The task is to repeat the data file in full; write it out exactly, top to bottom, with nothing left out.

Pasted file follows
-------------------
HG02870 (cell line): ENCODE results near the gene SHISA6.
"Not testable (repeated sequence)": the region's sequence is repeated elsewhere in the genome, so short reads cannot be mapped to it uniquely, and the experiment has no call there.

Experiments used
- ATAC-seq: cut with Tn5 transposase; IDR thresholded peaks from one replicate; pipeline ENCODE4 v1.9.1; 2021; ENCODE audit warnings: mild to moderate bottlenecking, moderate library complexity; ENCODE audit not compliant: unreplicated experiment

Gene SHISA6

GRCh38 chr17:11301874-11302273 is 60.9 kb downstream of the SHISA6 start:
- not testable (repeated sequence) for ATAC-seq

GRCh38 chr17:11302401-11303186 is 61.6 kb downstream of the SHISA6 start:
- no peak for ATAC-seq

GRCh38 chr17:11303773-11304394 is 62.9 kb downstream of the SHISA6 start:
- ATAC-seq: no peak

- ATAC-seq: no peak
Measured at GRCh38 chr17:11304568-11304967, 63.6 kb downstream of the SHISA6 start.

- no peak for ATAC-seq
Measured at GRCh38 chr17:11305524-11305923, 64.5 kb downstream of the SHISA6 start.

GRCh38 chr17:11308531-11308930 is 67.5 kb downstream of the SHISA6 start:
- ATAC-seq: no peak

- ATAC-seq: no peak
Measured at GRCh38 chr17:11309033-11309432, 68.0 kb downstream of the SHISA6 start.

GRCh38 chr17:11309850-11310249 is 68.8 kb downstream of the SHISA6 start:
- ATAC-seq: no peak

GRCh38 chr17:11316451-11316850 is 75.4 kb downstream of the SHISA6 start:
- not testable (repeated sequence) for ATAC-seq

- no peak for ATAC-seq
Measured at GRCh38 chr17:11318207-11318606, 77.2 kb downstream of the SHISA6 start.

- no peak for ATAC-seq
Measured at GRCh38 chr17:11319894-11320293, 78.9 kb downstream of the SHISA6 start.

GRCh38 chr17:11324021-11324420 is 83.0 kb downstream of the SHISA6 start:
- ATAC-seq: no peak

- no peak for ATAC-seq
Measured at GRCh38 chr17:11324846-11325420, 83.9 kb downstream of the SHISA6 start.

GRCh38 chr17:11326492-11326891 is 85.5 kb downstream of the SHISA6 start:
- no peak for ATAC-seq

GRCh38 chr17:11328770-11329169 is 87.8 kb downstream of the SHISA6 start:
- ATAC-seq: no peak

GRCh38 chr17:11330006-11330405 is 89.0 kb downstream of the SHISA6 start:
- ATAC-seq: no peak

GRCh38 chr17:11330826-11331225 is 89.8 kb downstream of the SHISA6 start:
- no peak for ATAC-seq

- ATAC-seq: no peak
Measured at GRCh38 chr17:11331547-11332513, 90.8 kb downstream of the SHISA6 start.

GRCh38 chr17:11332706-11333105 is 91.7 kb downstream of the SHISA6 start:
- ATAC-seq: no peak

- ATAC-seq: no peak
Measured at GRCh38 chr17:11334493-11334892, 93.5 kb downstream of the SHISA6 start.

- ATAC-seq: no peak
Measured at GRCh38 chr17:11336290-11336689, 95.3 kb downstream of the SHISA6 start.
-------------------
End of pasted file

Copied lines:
HG02870 (cell line): ENCODE results near the gene SHISA6.
"Not testable (repeated sequence)": the region's sequence is repeated elsewhere in the genome, so short reads cannot be mapped to it uniquely, and the experiment has no call there.

Experiments used
- ATAC-seq: cut with Tn5 transposase; IDR thresholded peaks from one replicate; pipeline ENCODE4 v1.9.1; 2021; ENCODE audit warnings: mild to moderate bottlenecking, moderate library complexity; ENCODE audit not compliant: unreplicated experiment

Gene SHISA6

GRCh38 chr17:11301874-11302273 is 60.9 kb downstream of the SHISA6 start:
- not testable (repeated sequence) for ATAC-seq

GRCh38 chr17:11302401-11303186 is 61.6 kb downstream of the SHISA6 start:
- no peak for ATAC-seq

GRCh38 chr17:11303773-11304394 is 62.9 kb downstream of the SHISA6 start:
- ATAC-seq: no peak

- ATAC-seq: no peak
Measured at GRCh38 chr17:11304568-11304967, 63.6 kb downstream of the SHISA6 start.

- no peak for ATAC-seq
Measured at GRCh38 chr17:11305524-11305923, 64.5 kb downstream of the SHISA6 start.

GRCh38 chr17:11308531-11308930 is 67.5 kb downstream of the SHISA6 start:
- ATAC-seq: no peak

- ATAC-seq: no peak
Measured at GRCh38 chr17:11309033-11309432, 68.0 kb downstream of the SHISA6 start.

GRCh38 chr17:11309850-11310249 is 68.8 kb downstream of the SHISA6 start:
- ATAC-seq: no peak

GRCh38 chr17:11316451-11316850 is 75.4 kb downstream of the SHISA6 start:
- not testable (repeated sequence) for ATAC-seq

- no peak for ATAC-seq
Measured at GRCh38 chr17:11318207-11318606, 77.2 kb downstream of the SHISA6 start.

- no peak for ATAC-seq
Measured at GRCh38 chr17:11319894-11320293, 78.9 kb downstream of the SHISA6 start.

GRCh38 chr17:11324021-11324420 is 83.0 kb downstream of the SHISA6 start:
- ATAC-seq: no peak

- no peak for ATAC-seq
Measured at GRCh38 chr17:11324846-11325420, 83.9 kb downstream of the SHISA6 start.

GRCh38 chr17:11326492-11326891 is 85.5 kb downstream of the SHISA6 start:
- no peak for ATAC-seq

GRCh38 chr17:11328770-11329169 is 87.8 kb downstream of the SHISA6 start:
- ATAC-seq: no peak

GRCh38 chr17:11330006-11330405 is 89.0 kb downstream of the SHISA6 start:
- ATAC-seq: no peak

GRCh38 chr17:11330826-11331225 is 89.8 kb downstream of the SHISA6 start:
- no peak for ATAC-seq

- ATAC-seq: no peak
Measured at GRCh38 chr17:11331547-11332513, 90.8 kb downstream of the SHISA6 start.

GRCh38 chr17:11332706-11333105 is 91.7 kb downstream of the SHISA6 start:
- ATAC-seq: no peak

- ATAC-seq: no peak
Measured at GRCh38 chr17:11334493-11334892, 93.5 kb downstream of the SHISA6 start.

- ATAC-seq: no peak
Measured at GRCh38 chr17:11336290-11336689, 95.3 kb downstream of the SHISA6 start.